During the Civil War, Chattanooga was among the northernmost Southern cities, a refuge for African Americans fleeing slavery and a community under siege as both Union and Confederate armies fought to control it. Entrepreneurs like William “Uncle Bill” Lewis, a blacksmith who bought his freedom, and men like Mark Thrash and Hubbard Pryor, former slaves who fought for their country, were vital parts of the foundation that became the ‘Dynamo of the South.’ 

As Chattanooga grew, “Camp Contraband” became Hill City, men of color were elected as Alderman, and the city’s natural resources and strategic advantages made it a hub of regional industry. In contrast to the business boom, fear coursed through the growing community as recurring flooding brought disease, dread, and loss, leaving orphans, widows, and infirmity in its wake. 

Churches and charities struggled to support victims of disease when, in 1922, a movement was born that changed the trajectory of charity. Chattanooga’s Community Chest, now the United Way of Greater Chattanooga, was established to unite people and resources in building a stronger, healthier community, work that continues as it approaches its centennial celebration. 

As we honor Black History Month and celebrate the contributions and achievements of Chattanoogans of color, leadership, innovation, and education intersect under the umbrella of the United Way of Greater Chattanooga. In 1942, world war waged, communities were mobilized, the country was humming Glen Miller’s “Chattanooga Choo Choo” and segregation was the law of the land. 

Embodying the spirit of unity, Chattanooga’s Community Chest defied convention by instituting a new leadership structure that included minority representation, changing the organization’s constitution to include six Black Vice President positions. The first cohort included Rev. J.B. Barber, L.D. Collins, Professor Davenport, B.T. Scruggs, Dr. P. A. Stephens and Professor T. D. Upshaw. Other leaders like Wanza Lee, Dr. Claude C. Bond, Clarence B. Robinson, Dr. Clifford Hendrix, Rev. Robert Keesee and Moses Freeman helped guide the work of what would become the United Way of Greater Chattanooga through turbulent times and racial divide.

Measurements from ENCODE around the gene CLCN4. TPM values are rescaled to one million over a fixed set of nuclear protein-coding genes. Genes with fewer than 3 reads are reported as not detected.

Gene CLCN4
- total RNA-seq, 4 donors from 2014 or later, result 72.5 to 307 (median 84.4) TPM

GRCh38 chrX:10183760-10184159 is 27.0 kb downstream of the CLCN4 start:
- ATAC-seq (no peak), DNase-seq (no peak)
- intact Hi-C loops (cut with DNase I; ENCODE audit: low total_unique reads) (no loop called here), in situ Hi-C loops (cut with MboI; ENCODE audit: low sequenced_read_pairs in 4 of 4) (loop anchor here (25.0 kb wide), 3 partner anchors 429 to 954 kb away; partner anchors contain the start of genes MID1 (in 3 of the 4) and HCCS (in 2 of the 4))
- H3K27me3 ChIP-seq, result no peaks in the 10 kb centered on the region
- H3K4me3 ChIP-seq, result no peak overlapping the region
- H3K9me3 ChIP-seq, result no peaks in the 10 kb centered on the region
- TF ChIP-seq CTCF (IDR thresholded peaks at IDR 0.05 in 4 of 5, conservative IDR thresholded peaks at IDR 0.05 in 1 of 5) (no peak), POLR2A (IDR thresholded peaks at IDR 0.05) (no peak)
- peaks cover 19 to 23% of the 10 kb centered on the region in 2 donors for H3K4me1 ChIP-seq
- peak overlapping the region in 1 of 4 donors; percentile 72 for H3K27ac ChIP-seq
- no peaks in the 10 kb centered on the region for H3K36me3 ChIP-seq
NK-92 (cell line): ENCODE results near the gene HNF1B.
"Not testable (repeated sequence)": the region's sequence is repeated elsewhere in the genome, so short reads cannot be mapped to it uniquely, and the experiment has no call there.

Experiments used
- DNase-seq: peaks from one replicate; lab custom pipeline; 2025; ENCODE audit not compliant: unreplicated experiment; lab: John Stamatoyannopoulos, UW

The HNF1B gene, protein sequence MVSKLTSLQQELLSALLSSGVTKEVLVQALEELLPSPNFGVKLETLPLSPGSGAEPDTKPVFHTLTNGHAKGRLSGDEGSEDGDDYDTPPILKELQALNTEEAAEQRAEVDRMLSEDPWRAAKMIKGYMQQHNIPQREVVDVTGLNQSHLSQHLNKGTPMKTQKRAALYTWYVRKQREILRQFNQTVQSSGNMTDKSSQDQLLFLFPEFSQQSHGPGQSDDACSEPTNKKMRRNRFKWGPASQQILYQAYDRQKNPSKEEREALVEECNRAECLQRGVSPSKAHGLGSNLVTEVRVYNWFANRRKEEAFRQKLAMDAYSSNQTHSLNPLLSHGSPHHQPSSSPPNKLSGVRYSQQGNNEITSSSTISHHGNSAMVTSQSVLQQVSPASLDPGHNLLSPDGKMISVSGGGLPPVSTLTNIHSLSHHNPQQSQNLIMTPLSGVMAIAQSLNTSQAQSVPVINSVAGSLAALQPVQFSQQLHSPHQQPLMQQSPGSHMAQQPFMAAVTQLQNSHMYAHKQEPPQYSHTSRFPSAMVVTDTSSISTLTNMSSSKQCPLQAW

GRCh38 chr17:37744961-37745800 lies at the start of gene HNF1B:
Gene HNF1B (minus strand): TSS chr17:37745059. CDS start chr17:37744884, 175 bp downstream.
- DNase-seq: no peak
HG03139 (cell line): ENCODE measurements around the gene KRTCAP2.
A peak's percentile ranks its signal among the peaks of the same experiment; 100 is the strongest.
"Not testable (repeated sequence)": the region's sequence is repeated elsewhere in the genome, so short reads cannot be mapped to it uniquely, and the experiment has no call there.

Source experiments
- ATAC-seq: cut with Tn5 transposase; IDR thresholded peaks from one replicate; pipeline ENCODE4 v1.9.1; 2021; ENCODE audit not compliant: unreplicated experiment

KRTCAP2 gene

The Chattanooga Area Literacy Movement, a UWGC-funded agency, introduces us to another remarkable Chattanoogan. Mary Hardaway Walker is a moving example of community and commitment, her life and legacy an inspiration to all. Born into bondage in 1848, Mary was 15 when the Emancipation Proclamation freed her, but she couldn’t read the document. She married, had three sons, and spent her life caring for others, cooking, cleaning, and dedicating her life to serving her church. Mary Walker was 69 when she and her family moved to Chattanooga and her service to others continued. 

When she was 114, Mary had outlived her husband, all three of her children and was known to be one of the last surviving former slaves. In 1963 Mary, with a twinkle in her eye, did something for herself and joined the Chattanooga Area Literacy Movement, a program supported by the United Way and hosted at her retirement home, a building now named in her honor. Regular classes, a dedicated teacher, and a courageous spirit guided Mary’s adventure as she learned to read and became known as “America’s Oldest Student.” Her feat galvanized people across the country and this woman who spent her life serving everyone but herself became a celebrity, met two United States Presidents, and spent her final years as Chattanooga’s Ambassador of Goodwill. Her legacy continues to teach today, her story serving to inspire people of all ages. 

The United Way of Greater Chattanooga is dedicated to amplifying the stories of the agencies it supports and to uniting people and resources in building a stronger, healthier community, work that continues as it approaches its centennial celebration.